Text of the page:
56

The first thing to mention is definitely that there are no extra cards. Poker hands are evaluated with exactly five cards. Sometimes you use all five community cards as your best hand, in which case your pocket is useless (bluffing aside, of course). So strike that right away: if you can't beat your opponent with five cards, you've lost (or tied). The next ...


25

Yes, it is a split pot. Both players have AAKK8. You always make your best 5 card hand from the cards available. From Wikipedia: A hand always consists of five cards. In games where more than five cards are available to each player, the best five-card combination of those cards must be played. Any cards not included in the hand do not affect its ranking. ...


25

Your opponent won the pot. The fact that there's a flush on the table isn't relevant to whether or not your pocket cards matter. Each player creates the best 5-card hand that he can out of the total 7 cards (2 pocket cards plus 5 table cards). While it is possible that the best 5-card hand is the 5 table cards, that is not the case here. The best 5-card ...


25

Suppose the five community cards wind up being 9♦, 10♥, 10♣, J♠, and 3♠. Then C would win with a better full house than A, but A's full house is better than B's pair of 10's. Before C folds, this would count towards his 25% win chance; after he folds it counts for A's 56%. When C folds, we're essentially taking his 25% chance to win, and splitting it up ...


24

Player B wins. All that matters is the best 5 card hand you can make with the combined 7 cards. So player A does NOT have a pair of 4 as a kicker... player A has K,K,Q,Q,4. Player B has K,K,Q,Q,A. Both identical 2 pairs, but player B has A which beats 4.


23

QQQ99 wins over QQ999, so Player 1 gets it. When comparing two full-houses, the higher triple wins; if both players have the same triple then the higher pair wins. If both players have the same triple and the same pair, then they split the pot. Note that all suits are equal in Poker - the ranking of suits from games such as Bridge and Five Hundred have no ...


23

If a player cannot cover a blind, that player is all-in and the bets are handled just as if that player had gone all-in on an ordinary bet. The main pot gets an amount of money from each player who bets equal to the all-in player's stake. Any further betting goes into a side pot, which the all-in player is ineligible to win.


15

In Hold'em, each player makes the best possible 5-card hand possible using any of the 7 cards available. To each player, there is no distinction between the communal cards and their own private cards. The selected 5-card poker hand can include 0, 1, or 2 of the hole cards. It's possible that the best hand you can make uses 0 of your hole cards. In this case,...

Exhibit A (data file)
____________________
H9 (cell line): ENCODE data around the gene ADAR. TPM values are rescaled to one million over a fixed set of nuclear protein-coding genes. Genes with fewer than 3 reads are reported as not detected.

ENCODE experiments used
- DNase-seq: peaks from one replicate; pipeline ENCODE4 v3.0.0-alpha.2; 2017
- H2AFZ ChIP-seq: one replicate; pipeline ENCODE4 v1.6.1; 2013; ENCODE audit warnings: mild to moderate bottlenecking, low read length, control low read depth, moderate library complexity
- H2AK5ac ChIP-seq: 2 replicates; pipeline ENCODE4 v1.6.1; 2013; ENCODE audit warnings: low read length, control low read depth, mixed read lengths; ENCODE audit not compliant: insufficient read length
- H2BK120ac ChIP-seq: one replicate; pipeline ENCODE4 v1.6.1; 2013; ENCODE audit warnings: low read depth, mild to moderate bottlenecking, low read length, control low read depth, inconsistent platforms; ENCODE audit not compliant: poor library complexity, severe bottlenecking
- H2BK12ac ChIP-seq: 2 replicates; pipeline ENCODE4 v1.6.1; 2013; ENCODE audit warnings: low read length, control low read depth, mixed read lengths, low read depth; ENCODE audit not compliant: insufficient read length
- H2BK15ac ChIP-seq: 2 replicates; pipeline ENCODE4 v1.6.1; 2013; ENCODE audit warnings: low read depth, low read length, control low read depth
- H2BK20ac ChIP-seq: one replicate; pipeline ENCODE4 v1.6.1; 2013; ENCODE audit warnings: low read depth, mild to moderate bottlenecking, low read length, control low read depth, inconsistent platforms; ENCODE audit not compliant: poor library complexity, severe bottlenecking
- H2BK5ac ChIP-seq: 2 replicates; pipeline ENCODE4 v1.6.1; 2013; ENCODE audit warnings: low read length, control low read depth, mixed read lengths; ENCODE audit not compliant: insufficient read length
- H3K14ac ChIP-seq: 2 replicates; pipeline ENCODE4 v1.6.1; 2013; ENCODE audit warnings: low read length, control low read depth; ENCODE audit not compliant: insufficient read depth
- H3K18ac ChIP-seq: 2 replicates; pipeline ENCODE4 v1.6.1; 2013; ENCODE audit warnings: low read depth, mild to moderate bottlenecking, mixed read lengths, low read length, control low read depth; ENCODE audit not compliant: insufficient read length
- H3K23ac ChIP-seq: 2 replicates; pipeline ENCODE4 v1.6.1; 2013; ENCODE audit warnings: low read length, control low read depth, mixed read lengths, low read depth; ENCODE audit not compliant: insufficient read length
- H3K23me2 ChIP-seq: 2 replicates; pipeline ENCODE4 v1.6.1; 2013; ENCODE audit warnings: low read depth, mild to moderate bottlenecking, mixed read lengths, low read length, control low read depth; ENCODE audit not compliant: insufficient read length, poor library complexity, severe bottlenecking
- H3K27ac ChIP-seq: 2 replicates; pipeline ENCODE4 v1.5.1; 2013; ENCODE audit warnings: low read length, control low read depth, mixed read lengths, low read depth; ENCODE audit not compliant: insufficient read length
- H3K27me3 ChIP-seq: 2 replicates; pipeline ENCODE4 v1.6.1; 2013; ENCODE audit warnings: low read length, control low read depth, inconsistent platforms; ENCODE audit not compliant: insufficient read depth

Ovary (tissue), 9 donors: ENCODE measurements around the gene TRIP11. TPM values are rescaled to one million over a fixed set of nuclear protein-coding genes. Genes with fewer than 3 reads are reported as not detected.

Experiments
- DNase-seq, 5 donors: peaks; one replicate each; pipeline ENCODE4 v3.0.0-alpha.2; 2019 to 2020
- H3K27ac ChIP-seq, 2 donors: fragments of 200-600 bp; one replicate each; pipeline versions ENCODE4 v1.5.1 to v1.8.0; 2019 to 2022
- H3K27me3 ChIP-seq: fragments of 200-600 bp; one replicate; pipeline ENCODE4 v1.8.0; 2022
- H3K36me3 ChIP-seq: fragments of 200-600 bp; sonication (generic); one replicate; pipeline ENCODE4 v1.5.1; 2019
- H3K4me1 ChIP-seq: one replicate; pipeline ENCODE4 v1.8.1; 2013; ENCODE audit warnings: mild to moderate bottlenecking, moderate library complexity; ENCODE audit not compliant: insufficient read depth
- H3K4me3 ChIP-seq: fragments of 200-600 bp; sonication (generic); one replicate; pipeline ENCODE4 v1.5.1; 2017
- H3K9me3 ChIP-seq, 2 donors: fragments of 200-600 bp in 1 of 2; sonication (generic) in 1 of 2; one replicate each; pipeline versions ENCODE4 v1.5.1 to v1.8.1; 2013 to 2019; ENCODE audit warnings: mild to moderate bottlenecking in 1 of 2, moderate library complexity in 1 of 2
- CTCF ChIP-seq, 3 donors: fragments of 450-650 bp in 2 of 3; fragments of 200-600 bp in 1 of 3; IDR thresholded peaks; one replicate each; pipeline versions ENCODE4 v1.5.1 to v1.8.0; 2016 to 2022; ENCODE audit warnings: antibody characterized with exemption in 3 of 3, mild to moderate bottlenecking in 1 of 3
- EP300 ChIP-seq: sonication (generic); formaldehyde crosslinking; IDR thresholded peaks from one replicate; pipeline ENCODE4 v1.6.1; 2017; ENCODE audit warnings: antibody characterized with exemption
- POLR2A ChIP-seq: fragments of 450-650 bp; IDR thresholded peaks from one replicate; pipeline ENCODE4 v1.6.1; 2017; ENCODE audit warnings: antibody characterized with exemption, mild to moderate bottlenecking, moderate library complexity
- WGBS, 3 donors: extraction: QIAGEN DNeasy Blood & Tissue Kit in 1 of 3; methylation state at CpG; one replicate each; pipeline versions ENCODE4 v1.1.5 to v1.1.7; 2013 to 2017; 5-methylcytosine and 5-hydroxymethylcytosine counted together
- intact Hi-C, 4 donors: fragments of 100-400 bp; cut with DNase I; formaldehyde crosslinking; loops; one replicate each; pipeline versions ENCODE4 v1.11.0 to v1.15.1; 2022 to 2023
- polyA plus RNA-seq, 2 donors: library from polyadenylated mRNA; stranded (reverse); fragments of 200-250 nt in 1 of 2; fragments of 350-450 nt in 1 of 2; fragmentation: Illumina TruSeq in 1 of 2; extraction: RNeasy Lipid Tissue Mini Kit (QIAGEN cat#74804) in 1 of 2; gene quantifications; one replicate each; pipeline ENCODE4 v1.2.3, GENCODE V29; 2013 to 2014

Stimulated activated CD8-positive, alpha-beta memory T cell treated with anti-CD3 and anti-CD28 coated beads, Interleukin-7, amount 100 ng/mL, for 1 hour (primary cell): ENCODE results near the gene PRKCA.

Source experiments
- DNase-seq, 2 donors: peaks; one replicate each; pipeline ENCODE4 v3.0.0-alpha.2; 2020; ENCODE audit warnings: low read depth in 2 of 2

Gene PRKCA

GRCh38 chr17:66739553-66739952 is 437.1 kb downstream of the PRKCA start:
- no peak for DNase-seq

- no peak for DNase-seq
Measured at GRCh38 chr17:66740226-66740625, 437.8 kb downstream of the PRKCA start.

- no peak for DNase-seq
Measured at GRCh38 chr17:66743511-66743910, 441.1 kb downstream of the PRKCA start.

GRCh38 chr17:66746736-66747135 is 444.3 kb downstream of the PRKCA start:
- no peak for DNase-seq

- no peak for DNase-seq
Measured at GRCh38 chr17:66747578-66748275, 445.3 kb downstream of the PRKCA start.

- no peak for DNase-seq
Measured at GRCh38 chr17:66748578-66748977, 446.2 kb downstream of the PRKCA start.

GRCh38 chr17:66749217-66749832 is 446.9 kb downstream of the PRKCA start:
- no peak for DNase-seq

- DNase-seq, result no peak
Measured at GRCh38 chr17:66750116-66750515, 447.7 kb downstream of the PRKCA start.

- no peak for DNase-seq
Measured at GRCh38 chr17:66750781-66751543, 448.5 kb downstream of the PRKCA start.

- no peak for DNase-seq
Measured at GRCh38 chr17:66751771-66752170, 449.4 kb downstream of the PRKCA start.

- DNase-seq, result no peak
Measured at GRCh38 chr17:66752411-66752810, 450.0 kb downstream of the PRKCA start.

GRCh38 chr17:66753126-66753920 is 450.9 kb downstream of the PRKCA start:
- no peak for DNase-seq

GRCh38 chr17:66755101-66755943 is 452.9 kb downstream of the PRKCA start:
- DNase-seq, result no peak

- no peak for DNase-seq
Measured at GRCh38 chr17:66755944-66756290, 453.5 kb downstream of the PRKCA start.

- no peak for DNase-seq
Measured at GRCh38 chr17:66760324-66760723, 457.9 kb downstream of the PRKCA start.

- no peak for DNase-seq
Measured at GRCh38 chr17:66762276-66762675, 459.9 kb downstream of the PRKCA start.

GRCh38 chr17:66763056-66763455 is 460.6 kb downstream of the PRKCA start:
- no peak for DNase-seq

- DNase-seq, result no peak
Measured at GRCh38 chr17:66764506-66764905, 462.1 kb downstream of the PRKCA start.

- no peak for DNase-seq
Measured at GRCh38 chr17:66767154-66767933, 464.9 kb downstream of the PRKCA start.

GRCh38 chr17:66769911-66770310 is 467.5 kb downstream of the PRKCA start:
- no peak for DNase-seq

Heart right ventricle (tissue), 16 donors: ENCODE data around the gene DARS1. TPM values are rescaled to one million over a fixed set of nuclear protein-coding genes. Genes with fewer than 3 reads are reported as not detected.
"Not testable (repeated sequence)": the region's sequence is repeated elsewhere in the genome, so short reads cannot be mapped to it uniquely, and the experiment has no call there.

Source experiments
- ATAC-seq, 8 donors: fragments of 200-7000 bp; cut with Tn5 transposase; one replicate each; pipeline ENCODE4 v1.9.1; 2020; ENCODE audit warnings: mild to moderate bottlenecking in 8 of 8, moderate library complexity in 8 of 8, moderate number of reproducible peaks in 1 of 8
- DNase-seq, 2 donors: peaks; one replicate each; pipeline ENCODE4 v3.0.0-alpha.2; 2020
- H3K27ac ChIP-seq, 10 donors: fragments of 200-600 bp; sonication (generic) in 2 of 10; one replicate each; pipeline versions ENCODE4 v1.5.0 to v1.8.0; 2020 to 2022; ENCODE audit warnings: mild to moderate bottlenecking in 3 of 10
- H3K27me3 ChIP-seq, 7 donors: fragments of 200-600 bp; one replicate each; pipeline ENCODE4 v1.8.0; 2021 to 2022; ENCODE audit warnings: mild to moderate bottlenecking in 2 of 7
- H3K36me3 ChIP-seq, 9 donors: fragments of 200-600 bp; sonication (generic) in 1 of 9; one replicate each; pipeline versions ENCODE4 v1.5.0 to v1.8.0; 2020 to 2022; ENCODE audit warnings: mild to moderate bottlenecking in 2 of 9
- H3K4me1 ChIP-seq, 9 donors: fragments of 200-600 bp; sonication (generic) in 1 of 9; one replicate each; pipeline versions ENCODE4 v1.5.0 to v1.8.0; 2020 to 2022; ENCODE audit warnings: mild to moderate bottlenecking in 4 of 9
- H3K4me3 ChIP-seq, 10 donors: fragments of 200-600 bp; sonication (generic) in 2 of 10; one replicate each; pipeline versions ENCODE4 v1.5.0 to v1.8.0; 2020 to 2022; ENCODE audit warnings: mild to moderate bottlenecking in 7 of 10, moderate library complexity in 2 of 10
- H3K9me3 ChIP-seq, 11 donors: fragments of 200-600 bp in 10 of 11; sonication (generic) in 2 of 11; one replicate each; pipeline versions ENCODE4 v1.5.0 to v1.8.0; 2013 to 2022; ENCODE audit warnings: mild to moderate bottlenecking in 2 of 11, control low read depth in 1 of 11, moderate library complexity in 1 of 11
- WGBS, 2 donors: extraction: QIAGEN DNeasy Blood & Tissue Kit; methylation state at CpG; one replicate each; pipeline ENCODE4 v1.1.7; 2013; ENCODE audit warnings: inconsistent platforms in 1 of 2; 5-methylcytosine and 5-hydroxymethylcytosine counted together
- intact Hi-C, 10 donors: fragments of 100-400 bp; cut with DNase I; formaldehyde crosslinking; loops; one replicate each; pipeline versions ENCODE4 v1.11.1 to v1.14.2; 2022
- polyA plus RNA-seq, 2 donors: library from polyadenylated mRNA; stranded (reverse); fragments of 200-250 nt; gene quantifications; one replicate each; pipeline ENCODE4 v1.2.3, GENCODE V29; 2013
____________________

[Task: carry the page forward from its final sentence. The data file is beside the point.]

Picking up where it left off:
15

The answer will depend on who has the most chips. Let's assume that there are 3 players, A, B and C. A has 100 chips, B has 50 chips, and C has 10 chips. All three go all-in. There will be two pots. The first pot, called the "Main Pot", will have 30 chips in it, 10 chips each from A, B, and C (the value of C's all-in). A, B, and C are eligible to win ...


14

First of all: in your examples 2 and 3, the 'extra cards' (Alice's king and Bob's jack in example 2, and Alice's 7 and Bob's 6 in example 3) effectively don't exist: for comparison purposes, you use precisely each player's best 5-card hand. Those hands are 45678 in example 2 and 33322 in example 3; any additional cards in the player's hands are entirely ...


14

You each make the best 5 card hand you can. You have QQQJ9, your opponent has QQQA9 which is a higher hand, and so your opponent wins.


14

While I don't have the exact math to prove it, it certainly seems reasonable. The question to ask is, in the 25% of cases where C would've won, who would've had the second best hand? If the answer is almost always A, then you'll get the results you saw. Here the thing that really boosts A's chance are having a 9 on the table. But when C is in play, that ...


13

No, the pair of 3s doesn't matter. You can't make 3 pairs with 5 cards. Bob makes K,K,Q,Q,10. Charlie makes K,K,Q,Q,3. Bob takes the hand.


13

Certainly. Player 1 : 5h 6h Player 2 : 8c 9c Community cards: 7h 8h 9h 8d 9d Player one has 5h 6h 7h 8h 9h Player two has 8c 8h 9c 9h 9d


11

It's a split. If you take the highest scoring set of five cards, each player is holding a double king, queen, ten and nine. The eight of clubs and four of hearts are never considered in scoring. Here's an explanation of this five-card scoring rule. Especially: Five might be the most important number in poker, if only because five cards make a complete ...


10

Because Player 1 made the final raise, he should be the first to show his cards when players reach the showdown. However, according to the World Series Of Poker rules, When a player holds a hand that is likely the winner, they should show that hand immediately to speed play. In this case, it appears Player 2, in an effort to speed up play, short-cutted ...